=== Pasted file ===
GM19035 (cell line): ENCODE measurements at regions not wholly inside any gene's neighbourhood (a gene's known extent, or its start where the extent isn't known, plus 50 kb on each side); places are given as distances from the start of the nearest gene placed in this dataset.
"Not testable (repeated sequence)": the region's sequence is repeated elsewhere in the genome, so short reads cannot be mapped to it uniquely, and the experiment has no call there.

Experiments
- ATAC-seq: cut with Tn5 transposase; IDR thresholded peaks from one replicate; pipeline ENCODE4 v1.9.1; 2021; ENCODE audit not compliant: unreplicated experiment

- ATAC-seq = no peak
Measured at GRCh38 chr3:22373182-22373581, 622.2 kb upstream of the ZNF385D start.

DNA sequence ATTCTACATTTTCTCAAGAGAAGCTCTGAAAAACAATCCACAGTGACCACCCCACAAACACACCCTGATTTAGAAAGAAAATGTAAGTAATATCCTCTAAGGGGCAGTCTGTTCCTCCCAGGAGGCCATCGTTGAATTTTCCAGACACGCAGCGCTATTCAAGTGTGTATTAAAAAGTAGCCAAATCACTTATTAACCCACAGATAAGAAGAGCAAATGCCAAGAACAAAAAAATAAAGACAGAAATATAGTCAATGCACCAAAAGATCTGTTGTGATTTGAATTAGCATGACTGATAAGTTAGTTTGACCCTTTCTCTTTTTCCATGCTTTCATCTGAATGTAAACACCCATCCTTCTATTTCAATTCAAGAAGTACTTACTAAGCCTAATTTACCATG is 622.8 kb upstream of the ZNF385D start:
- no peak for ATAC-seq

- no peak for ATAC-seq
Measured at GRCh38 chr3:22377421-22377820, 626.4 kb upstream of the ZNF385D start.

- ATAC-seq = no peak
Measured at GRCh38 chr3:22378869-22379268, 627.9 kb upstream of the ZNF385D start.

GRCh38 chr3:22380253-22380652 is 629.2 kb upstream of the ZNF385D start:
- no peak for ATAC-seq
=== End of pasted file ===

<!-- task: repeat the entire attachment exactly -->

GM19035 (cell line): ENCODE measurements at regions not wholly inside any gene's neighbourhood (a gene's known extent, or its start where the extent isn't known, plus 50 kb on each side); places are given as distances from the start of the nearest gene placed in this dataset.
"Not testable (repeated sequence)": the region's sequence is repeated elsewhere in the genome, so short reads cannot be mapped to it uniquely, and the experiment has no call there.

Experiments
- ATAC-seq: cut with Tn5 transposase; IDR thresholded peaks from one replicate; pipeline ENCODE4 v1.9.1; 2021; ENCODE audit not compliant: unreplicated experiment

- ATAC-seq = no peak
Measured at GRCh38 chr3:22373182-22373581, 622.2 kb upstream of the ZNF385D start.

DNA sequence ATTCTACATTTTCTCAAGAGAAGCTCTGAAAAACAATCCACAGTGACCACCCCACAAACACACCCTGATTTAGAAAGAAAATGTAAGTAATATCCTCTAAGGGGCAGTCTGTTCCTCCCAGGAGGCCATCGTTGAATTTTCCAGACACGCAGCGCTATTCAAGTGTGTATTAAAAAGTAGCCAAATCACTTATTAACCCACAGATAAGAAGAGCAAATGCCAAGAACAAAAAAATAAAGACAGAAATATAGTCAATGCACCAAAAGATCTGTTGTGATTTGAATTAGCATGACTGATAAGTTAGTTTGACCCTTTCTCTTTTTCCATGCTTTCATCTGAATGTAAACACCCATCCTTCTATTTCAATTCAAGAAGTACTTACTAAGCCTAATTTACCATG is 622.8 kb upstream of the ZNF385D start:
- no peak for ATAC-seq

- no peak for ATAC-seq
Measured at GRCh38 chr3:22377421-22377820, 626.4 kb upstream of the ZNF385D start.

- ATAC-seq = no peak
Measured at GRCh38 chr3:22378869-22379268, 627.9 kb upstream of the ZNF385D start.

GRCh38 chr3:22380253-22380652 is 629.2 kb upstream of the ZNF385D start:
- no peak for ATAC-seq